Hematological Indices at Birth of Infants of HIV-Positive Mothers Participating in a Prevention of Mother-to-Child Transmission Program

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Background: The mother-to-child transmission of HIV, which accounts for 90% of infections in children, has been reduced markedly through the use of antiretroviral drugs by pregnant women and their newborns. Changes to the World Health Organization guidelines support further extension of the prevention of mother-to-child transmission programs with increased risk of toxicity on the fetuses.

Aim: To determine the hematological indices at birth of infants exposed in utero to maternal antiretroviral drugs.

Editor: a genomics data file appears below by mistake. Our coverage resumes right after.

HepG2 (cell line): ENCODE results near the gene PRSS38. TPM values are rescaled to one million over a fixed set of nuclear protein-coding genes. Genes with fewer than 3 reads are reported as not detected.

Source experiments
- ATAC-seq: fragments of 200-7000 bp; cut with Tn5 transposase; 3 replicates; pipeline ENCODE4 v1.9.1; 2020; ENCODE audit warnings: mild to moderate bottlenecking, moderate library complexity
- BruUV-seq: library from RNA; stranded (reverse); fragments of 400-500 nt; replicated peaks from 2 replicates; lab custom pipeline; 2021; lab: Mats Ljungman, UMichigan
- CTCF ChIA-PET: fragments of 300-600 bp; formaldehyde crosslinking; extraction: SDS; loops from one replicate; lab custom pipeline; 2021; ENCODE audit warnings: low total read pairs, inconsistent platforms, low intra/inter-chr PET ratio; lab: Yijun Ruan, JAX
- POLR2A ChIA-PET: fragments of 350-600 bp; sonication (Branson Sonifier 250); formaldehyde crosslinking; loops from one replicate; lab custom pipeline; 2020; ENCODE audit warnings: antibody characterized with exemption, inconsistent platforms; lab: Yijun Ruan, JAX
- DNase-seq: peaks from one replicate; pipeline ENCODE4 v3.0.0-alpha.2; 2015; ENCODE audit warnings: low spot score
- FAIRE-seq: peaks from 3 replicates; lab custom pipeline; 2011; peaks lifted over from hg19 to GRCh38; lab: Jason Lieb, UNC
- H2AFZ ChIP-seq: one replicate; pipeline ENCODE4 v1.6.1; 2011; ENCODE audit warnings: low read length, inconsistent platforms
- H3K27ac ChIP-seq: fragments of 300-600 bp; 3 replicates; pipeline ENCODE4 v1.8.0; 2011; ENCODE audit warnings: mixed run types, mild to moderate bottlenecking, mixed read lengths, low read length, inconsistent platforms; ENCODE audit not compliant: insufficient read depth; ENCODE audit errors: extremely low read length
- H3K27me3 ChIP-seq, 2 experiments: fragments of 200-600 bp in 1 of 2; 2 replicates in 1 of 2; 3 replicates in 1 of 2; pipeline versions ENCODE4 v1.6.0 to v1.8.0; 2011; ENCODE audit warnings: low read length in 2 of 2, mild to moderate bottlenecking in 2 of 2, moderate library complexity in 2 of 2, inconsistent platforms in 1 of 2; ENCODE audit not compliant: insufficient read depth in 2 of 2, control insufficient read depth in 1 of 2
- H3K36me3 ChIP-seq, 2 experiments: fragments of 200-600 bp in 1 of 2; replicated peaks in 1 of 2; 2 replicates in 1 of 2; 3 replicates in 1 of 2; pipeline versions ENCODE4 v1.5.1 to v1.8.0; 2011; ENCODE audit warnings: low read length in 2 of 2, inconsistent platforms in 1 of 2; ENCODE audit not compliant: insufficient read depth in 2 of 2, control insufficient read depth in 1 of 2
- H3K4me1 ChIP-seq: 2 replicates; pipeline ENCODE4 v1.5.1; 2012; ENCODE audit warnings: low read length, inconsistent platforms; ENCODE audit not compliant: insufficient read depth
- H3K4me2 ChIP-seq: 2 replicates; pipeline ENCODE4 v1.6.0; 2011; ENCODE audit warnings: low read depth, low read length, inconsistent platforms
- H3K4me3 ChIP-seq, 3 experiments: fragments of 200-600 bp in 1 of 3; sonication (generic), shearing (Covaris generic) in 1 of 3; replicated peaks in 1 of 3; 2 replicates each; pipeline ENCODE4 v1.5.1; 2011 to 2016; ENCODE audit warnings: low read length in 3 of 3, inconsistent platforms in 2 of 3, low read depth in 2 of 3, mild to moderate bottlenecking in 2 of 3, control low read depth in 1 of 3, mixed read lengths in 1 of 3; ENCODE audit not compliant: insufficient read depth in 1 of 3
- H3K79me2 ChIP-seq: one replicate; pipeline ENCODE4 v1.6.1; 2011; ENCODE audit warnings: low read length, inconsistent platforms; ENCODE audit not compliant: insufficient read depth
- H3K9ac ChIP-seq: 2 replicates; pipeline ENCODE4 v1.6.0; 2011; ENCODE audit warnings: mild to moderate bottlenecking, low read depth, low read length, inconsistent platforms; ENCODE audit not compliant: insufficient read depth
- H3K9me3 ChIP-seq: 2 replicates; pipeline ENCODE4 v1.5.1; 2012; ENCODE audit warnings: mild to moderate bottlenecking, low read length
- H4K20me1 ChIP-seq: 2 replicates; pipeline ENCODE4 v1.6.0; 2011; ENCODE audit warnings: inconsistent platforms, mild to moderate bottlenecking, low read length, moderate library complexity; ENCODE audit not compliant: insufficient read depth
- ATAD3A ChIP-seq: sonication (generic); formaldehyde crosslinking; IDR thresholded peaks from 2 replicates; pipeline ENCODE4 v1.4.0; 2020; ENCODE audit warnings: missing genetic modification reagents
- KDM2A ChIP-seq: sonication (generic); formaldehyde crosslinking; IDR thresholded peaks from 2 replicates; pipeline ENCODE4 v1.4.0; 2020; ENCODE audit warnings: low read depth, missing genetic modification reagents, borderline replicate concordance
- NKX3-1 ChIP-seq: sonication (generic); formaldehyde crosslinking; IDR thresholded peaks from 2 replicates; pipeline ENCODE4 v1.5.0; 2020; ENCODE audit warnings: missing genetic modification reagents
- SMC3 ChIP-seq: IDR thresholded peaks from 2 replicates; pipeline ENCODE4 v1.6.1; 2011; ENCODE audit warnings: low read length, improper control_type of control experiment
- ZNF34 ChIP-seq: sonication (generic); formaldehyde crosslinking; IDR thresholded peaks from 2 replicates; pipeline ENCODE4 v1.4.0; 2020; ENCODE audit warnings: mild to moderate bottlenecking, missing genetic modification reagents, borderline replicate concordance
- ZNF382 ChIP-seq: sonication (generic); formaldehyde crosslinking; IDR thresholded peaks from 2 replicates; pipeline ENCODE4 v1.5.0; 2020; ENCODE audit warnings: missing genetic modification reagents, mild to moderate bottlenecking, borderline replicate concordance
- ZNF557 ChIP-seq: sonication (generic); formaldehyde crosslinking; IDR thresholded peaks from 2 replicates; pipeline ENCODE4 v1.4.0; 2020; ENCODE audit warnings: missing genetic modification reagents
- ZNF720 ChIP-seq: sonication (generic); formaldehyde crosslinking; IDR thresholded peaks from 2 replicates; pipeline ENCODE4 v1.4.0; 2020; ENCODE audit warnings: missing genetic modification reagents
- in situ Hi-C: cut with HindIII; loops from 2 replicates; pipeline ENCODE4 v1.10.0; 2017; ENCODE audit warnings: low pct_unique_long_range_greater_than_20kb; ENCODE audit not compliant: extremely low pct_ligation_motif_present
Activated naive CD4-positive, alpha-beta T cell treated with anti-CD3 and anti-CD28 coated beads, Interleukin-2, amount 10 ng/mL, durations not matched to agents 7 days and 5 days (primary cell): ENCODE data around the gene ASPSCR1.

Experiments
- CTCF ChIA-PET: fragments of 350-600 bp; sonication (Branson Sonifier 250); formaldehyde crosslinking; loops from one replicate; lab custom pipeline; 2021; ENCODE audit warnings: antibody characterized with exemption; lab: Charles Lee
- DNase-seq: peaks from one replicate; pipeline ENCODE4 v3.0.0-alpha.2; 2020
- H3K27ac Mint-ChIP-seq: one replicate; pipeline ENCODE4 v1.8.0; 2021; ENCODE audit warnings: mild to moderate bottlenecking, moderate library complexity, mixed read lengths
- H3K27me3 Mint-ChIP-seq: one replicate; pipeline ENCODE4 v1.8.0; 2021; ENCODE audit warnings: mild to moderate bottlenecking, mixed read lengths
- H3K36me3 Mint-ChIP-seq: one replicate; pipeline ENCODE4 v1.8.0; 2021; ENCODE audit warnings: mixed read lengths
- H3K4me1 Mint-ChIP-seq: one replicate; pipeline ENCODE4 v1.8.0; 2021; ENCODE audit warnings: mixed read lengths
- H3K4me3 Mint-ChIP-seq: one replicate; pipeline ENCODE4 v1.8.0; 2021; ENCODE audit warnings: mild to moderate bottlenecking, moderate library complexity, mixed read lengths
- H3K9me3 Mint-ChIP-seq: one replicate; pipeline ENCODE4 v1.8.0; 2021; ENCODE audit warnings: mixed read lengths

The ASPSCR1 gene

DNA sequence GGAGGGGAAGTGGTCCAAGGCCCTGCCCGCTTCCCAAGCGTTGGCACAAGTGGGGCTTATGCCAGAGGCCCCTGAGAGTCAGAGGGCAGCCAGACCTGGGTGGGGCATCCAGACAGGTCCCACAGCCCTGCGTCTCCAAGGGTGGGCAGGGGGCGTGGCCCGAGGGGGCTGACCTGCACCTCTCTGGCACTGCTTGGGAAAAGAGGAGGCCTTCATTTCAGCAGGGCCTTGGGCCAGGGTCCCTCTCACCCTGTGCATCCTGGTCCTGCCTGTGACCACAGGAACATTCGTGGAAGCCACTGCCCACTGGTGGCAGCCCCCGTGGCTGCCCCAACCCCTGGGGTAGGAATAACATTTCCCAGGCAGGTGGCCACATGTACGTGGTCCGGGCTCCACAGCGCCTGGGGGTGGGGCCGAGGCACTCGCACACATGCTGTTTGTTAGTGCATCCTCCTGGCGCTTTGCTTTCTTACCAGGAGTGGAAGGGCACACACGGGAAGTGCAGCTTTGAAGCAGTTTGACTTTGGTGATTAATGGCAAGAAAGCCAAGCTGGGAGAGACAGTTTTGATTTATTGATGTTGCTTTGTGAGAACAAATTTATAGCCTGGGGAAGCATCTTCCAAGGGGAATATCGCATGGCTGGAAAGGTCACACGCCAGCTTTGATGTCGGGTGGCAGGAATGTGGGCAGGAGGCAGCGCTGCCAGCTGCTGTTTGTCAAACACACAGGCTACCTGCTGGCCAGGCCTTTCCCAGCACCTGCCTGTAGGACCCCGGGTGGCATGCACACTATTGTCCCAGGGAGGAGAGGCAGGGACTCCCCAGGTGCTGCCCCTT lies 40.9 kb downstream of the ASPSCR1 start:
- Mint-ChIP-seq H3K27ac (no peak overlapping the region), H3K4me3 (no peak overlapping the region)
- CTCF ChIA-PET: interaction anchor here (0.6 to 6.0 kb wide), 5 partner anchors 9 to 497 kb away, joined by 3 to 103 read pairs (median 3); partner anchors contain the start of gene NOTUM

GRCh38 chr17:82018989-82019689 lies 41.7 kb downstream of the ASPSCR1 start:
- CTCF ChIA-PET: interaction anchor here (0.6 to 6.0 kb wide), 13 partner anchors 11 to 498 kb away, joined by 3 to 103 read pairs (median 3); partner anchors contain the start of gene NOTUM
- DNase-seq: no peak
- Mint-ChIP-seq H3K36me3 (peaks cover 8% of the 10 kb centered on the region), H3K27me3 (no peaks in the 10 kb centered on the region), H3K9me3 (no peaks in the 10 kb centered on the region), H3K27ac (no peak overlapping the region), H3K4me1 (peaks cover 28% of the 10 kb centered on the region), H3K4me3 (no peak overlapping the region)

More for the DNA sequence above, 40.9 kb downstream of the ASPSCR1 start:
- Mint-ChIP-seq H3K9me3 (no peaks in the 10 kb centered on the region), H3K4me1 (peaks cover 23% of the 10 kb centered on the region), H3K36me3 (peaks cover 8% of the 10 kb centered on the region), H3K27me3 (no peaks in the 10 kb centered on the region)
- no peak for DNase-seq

Method: A comparative analytical study of 126 neonates whose blood samples were analyzed to determine their hematological indices.

Result: The hemoglobin, hematocrit, the total white blood cell (WBC) count and absolute neutrophil count (ANC) were significantly lower in infants of HIV-positive mothers. The total WBC and ANC were also significantly lower in the highly active antiretroviral therapy. HAART group and those exposed to maternal drugs for <1 year.

Conclusion: There are significant changes in the hematological indices of infants of HIV-positive mothers at birth.

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